Considerable attention has focussed on the potential of indigenous agricultural knowledge for sustainable development. Drawing upon fieldwork on the soil and water management principles of rice farming systems in Senegambia, this paper examines the potential of the traditional system for a sustainable food security strategy. Problems with pumpirrigation are reviewed as well as previous efforts in swamp rice development. It is argued that sustainability depends on more than ecological factors and in particular, requires sensitivity to socio-economic parameters such as the labor demands of the food security strategy, the sexual division of labor, and food pricing policies.
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This research was funded in part by the Center for Research on Economic Development of the University of Michigan. The author would like to acknowledge the comments of Sarja Mboge, Alphusain Marong, Tony Bebbington, Susanna Hecht, Michael Watts and the anonymous reviewers who read earlier drafts. Opinions expressed are the author's alone.
Judith A. Carney is an assistant professor of Geography at the University of California Los Angeles. She received her doctoral degree from the University of California Berkeley. Her dissertation, “The Social History of Gambian Rice Production: An Analysis of Food Security Strategies,” examines gender conflicts with Gambian agrarian change. A subsequent Rockefeller Foundation post-doctoral fellowship in agriculture at the International Maize and Wheat Improvement Center (CIMMYT), enabled her to conduct research on smallholder agriculture in the Mexican central highlands. Fieldwork focussed on the significance of indigenous soil and water principles for smallholder crop adoption. Her research interests include sustainable food security strategies, indigenous agriculture, gender issues in agrarian change, river basin development, and political ecology. She has authored several articles on her research.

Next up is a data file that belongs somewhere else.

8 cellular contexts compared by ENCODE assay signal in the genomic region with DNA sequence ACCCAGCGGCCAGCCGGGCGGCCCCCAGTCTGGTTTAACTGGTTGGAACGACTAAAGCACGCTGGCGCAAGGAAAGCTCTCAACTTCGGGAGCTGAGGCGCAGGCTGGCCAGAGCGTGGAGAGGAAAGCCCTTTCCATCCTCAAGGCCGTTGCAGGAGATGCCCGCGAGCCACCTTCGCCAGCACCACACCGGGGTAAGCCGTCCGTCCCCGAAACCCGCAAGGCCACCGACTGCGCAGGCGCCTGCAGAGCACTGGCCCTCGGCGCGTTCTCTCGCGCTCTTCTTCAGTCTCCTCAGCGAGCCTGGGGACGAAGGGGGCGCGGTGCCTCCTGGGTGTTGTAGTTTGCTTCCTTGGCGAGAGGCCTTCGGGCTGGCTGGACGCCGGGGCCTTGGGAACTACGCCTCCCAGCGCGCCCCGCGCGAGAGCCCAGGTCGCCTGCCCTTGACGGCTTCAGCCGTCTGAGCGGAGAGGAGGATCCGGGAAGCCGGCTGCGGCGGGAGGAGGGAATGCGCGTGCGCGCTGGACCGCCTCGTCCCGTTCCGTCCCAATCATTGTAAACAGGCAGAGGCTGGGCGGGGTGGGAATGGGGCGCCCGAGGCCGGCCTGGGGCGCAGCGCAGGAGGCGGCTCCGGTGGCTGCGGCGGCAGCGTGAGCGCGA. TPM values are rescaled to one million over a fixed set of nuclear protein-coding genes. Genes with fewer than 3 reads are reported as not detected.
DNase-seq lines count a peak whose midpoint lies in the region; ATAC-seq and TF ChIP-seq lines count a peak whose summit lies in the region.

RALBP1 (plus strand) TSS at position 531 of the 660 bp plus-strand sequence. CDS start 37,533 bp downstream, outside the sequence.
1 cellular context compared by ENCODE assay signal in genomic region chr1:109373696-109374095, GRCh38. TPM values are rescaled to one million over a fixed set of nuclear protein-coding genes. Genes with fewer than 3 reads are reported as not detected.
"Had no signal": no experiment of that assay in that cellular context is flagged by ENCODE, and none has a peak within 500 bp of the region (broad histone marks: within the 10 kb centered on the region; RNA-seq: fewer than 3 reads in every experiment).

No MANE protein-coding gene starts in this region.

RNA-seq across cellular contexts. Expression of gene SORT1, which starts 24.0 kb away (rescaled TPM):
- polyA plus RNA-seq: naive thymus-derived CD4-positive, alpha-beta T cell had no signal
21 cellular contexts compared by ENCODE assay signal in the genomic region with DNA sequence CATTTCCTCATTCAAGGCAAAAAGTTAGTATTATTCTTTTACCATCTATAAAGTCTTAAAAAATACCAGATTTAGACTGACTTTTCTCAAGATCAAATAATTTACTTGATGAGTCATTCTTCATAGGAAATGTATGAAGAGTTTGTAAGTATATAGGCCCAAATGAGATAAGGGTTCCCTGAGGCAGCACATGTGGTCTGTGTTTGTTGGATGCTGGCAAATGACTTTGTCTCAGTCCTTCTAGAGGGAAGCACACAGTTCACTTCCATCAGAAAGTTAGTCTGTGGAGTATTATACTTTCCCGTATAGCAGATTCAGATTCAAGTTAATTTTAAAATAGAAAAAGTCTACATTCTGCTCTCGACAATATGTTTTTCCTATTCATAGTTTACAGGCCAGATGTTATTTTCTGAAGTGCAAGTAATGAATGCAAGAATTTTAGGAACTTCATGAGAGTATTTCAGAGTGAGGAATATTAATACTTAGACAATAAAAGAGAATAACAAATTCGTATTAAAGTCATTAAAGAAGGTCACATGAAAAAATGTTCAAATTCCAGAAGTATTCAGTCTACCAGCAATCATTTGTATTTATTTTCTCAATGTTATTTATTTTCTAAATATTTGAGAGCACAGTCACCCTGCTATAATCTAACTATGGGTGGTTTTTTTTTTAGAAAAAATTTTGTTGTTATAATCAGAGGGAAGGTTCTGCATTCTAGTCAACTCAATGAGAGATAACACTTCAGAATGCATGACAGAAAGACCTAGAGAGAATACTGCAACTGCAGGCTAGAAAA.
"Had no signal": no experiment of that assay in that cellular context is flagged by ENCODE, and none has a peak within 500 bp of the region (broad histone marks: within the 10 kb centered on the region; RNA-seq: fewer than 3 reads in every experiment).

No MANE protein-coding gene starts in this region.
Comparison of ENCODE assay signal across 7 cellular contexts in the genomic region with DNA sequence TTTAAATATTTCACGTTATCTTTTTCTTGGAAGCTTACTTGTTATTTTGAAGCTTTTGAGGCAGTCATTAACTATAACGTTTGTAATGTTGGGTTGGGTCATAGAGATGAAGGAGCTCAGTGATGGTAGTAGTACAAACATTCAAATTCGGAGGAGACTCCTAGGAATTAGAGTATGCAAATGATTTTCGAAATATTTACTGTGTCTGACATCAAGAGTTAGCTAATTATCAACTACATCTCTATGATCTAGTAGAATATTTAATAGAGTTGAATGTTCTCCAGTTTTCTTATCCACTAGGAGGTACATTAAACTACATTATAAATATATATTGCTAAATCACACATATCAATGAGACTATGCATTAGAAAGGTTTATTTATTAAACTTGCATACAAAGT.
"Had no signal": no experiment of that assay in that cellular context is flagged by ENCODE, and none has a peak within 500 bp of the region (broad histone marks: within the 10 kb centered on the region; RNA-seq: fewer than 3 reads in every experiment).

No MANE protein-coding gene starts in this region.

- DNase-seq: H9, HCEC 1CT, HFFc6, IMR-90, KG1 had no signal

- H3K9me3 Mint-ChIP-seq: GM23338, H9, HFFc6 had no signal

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Carney, J. Indigenous soil and water management in Senegambian rice farming systems. Agric Hum Values 8, 37–48 (1991). https://doi.org/10.1007/BF01579655
- Ecological Factor
- Agricultural Economic
- Labor Demand
- Food Price
- Price Policy